Taking Body Measurements Accurately to Make a Pattern

Accuracy of body measurements is essential to a great fit, because measurements are the very foundations by which the block pattern is constructed. On the other hand, it is also important to know how to apply those measurement when making a block pattern, since the latter serves as your basic guide to cutting whatever fabric you intend to sew.

If you are sewing for yourself, it would be best to have someone else take your measurements. Still, it is something you can do yourself by standing in front of a mirror. That way, you will be able to check if the tape measure is in the right position.

Important Pointers to Keep in Mind. When Taking Body Measurements

Whether taking your own body measurements or that of another person, make sure

  • you are making circumferential measurements on a body with as few clothes as possible; either over tight-fit, next-to-skin clothing or undergarments. Taking measurements while wearing thick or bulky clothes makes a big difference. By the way, circumferential measurements are those carried out by wrapping the tape around a particular part of the body, such as the bust, waist, high hip, full hip, neck, biceps or wrist.
  • that when in the process of taking circumferential measurements, you are not pulling the measuring tape too tightly. Neither should the tape be wrapped loosely around the area being measured. A good circumferential measure is one where you place a finger under the tape once you wrapped it snugly around the body. .
  • to keep the tape parallel to the ground when taking circumferential and horizontal measurements.
  • that if you are taking measurements on another person’s body, be on the right side of that person.
  • to measure the bust all around where the breasts are fullest. .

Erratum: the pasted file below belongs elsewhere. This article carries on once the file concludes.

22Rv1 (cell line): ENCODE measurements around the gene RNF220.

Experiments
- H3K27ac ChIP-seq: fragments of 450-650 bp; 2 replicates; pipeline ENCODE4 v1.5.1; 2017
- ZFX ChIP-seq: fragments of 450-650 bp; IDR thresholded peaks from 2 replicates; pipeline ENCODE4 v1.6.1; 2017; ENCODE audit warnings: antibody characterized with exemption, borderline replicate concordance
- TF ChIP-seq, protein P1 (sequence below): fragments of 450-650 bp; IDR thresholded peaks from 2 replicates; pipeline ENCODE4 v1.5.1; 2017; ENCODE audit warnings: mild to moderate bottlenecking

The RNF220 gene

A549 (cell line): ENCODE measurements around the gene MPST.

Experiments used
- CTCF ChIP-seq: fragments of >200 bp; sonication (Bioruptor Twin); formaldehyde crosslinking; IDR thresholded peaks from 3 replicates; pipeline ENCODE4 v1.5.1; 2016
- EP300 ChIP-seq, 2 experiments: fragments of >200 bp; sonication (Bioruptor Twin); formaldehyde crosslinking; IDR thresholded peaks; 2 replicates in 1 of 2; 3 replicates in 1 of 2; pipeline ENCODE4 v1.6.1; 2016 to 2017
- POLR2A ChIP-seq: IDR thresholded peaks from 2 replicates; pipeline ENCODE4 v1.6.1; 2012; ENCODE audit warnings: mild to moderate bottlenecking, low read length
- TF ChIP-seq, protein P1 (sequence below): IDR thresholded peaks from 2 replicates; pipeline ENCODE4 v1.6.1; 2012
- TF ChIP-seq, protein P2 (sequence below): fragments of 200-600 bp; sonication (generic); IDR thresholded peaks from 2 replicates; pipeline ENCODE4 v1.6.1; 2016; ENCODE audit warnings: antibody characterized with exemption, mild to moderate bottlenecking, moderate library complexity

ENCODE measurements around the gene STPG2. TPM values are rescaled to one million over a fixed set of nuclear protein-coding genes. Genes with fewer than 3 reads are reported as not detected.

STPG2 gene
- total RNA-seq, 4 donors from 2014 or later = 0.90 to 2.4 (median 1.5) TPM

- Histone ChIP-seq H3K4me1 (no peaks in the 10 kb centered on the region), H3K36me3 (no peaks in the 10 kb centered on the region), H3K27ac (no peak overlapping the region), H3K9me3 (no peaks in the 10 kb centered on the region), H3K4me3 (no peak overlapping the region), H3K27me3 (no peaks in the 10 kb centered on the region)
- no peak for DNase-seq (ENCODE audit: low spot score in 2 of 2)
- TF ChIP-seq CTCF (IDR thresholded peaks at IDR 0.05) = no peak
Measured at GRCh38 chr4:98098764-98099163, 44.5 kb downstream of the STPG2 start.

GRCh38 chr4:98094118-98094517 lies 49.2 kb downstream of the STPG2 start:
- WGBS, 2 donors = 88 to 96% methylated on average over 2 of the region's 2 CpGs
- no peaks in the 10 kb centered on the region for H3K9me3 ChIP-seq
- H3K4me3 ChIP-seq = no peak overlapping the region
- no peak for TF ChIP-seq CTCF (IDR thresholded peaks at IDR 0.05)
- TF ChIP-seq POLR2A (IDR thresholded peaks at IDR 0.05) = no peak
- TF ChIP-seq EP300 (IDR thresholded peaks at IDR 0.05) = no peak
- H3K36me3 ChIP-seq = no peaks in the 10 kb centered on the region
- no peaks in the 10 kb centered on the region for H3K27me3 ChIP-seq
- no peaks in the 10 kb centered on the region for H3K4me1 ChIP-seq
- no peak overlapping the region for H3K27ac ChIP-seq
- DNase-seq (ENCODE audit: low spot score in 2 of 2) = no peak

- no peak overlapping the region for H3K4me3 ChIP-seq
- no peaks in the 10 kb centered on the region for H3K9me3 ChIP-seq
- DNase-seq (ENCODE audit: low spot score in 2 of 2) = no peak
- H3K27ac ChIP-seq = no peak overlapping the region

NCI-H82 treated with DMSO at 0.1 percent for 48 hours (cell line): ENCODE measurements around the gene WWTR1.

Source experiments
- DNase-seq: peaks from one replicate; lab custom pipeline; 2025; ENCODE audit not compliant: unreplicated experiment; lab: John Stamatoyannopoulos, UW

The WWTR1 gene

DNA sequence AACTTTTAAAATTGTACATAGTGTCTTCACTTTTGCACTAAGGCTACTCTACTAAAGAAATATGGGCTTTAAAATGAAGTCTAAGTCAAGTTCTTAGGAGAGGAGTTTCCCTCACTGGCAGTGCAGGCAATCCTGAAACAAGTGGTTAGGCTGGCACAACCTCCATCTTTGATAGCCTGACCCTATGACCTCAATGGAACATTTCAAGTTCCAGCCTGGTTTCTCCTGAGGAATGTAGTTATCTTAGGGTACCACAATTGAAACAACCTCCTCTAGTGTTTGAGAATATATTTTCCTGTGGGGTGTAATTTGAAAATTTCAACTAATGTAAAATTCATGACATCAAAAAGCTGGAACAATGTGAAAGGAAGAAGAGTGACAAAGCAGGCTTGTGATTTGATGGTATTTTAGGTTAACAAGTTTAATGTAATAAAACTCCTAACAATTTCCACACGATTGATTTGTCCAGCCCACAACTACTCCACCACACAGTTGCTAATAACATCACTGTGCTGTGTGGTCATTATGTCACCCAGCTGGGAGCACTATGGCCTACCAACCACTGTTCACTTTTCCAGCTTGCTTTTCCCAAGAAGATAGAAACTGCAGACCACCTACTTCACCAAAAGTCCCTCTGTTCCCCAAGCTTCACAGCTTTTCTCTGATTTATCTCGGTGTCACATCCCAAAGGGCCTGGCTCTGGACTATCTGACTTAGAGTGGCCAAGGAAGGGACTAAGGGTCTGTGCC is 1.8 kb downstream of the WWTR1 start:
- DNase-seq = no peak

• to take a waist measure at the area where the body bends, or that area between the rib cage and belly button.
  • to take a hip measure at the fullest area, which is about 3 to 4 inches below the waistline.
  • to start the front to waist measure from the shoulder right beside the base of the neck, down to the waist, whilst passing over the fullest part of the breast.
  • to start the back waist measure from the base of the center down to the waistline.

Most important of all is to make certain you are using an accurate tape measure. You wll be surprised to know that some of the cheapest kind were found to be shorter by ¾ inch on every foot. .

How Clothing, Sewing and Fashion Came About

The idea of clothing came about not out of demureness, but out of a necessity to protect one’s body from the harmful effects of extreme cold temperatures. At first, archaic humans around 60,000 years or so ago, simply wrapped themselves with animal skins or furs. Later they found it more practical to tie the fur wraps with strong vines or strips of animal skin.

In geographical locations where snow and freezing temperatures were more life-threatening, early humans thought of ways on how to make their animal wraps more secure. A secure animal wrap is important when going out to hunt or gather food amidst the biting cold.

The Invention of Awls and Needles

Much later, by around 45,000 BC, someone thought of poking holes on the animal hides, using sharpened pointed sticks or stones. Cords, leather strips or strong twines could run through the holes, then drawn in order to fasten pieces of animal hides or fleeces together. Today, modern people use tools called awls (olls), similar to the the sharpened pointed objects devised by prehistoric people,